FIG. 1 is a side view, partially in cross section of an elastomeric rotor helicopter, showing one of the hub arms and a root end connection for a blade, and incorporating the teachings of this invention.
FIG. 2 is a top view of the rotor head of FIG. 1, illustrating the same hub arm and blade connection, and showing the damper connected between the hub and blade.
FIG. 3 is a view of a portion of FIG. 1, shown on a larger scale, with the inward load vector indicated.
FIG. 3A is an end view of one of the hub arms with the blade omitted for clarity, showing the partial cylindrical pad with its spherically shaped surface and the location of the contacting spherical surface of the droop stop ring.
FIG. 4 is a showing of the blade and damper during rotor starting, illustrating the applicable forces.
FIG. 5 is a showing of the blade and damper during rotor braking, also illustrating the applicable forces.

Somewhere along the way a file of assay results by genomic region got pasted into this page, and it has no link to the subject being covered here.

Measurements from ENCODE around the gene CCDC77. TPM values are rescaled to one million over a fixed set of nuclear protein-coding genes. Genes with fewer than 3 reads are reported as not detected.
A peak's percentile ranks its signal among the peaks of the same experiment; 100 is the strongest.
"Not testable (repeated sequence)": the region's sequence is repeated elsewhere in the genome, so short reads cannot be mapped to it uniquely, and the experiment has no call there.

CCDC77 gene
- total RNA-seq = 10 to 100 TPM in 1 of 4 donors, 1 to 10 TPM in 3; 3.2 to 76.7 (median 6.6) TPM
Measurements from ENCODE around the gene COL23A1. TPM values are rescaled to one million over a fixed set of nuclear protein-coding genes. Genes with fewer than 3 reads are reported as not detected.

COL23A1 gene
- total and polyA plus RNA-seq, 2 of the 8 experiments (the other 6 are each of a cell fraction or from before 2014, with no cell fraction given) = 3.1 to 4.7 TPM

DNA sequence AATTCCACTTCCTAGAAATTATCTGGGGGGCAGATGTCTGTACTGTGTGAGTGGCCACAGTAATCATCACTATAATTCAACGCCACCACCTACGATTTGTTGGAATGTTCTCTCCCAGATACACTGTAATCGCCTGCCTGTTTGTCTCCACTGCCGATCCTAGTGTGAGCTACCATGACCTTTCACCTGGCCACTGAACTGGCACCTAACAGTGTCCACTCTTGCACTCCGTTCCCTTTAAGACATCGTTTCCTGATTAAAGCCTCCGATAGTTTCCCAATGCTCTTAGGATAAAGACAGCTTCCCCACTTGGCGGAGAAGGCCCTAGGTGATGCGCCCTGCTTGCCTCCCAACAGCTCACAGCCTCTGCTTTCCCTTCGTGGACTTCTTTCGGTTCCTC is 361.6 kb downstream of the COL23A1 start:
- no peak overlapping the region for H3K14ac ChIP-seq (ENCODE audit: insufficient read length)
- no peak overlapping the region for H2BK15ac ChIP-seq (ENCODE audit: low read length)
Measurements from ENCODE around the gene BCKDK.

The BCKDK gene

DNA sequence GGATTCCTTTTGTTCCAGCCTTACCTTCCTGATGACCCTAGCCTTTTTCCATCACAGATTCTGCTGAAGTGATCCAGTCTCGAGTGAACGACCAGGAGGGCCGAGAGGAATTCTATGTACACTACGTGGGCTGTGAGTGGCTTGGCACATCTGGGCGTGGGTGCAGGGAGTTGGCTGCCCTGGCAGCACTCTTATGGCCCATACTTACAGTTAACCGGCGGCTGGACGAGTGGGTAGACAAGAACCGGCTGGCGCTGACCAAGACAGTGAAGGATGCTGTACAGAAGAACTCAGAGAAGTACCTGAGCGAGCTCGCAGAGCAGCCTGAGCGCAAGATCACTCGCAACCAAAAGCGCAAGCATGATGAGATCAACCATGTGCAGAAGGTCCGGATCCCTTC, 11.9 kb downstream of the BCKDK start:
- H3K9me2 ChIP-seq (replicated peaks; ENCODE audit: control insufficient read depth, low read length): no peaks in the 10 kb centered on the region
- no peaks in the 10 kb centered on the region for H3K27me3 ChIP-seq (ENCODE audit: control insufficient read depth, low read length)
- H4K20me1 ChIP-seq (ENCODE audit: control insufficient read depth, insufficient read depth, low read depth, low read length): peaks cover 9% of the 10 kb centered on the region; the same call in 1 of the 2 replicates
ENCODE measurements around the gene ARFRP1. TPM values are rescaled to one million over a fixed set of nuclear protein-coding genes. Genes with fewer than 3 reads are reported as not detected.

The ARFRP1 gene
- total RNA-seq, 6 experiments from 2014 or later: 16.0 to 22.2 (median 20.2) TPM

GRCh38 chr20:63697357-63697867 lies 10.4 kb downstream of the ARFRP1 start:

FIG. 6 graphically depicts the time phased relationship between rotor RPM, blade centrifugal force, and rotor brake reaction force during a typical rotor stop, as the rotor brake is applied.
The typical Sikorsky type elastomeric helicopter rotor is depicted in FIG. 1 wherein hub 10 includes a plurality of hub arms 12, one of which is shown, and which hub 10 is bolted to the upstanding drive shaft 14. A rotor blade 16 is mounted to each hub arm 12 for full articulation in pitch change, droop, flap, lead and lag. The primary mount is an elastomeric bearing array preferably consisting of spherical bearing 18 and thrust bearing 20. Blade 16 is attached to the inner end of thrust bearing 20 by means of cuff attachment 22 which is bolted to the blade root by its bifurcated arms 24. The inner end of attachment 22 forms stub shaft 26, which passes through the center of the bearing array, and is threaded at its inner end.